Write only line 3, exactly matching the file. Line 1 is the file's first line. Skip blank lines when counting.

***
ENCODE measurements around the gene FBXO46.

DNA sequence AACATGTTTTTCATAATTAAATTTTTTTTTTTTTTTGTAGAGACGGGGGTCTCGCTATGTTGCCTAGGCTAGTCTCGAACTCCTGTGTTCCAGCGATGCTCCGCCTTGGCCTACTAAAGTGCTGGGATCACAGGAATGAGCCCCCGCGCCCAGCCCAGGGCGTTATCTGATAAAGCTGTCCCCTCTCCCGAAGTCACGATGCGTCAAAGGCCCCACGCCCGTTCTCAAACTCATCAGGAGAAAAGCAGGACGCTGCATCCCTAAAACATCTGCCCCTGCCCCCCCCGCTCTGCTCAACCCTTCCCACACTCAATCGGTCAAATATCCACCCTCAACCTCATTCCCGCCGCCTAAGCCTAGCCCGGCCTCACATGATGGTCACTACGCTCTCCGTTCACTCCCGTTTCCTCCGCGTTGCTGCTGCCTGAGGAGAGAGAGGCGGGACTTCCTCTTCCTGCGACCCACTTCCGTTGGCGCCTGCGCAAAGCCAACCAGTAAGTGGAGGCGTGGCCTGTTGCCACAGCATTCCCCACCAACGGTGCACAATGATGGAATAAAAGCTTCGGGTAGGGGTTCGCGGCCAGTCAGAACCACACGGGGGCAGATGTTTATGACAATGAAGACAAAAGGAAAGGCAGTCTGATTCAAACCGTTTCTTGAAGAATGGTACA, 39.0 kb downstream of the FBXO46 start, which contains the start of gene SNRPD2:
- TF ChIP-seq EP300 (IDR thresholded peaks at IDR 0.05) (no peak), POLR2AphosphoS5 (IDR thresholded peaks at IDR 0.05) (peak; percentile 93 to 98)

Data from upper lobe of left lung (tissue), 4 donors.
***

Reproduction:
- TF ChIP-seq EP300 (IDR thresholded peaks at IDR 0.05) (no peak), POLR2AphosphoS5 (IDR thresholded peaks at IDR 0.05) (peak; percentile 93 to 98)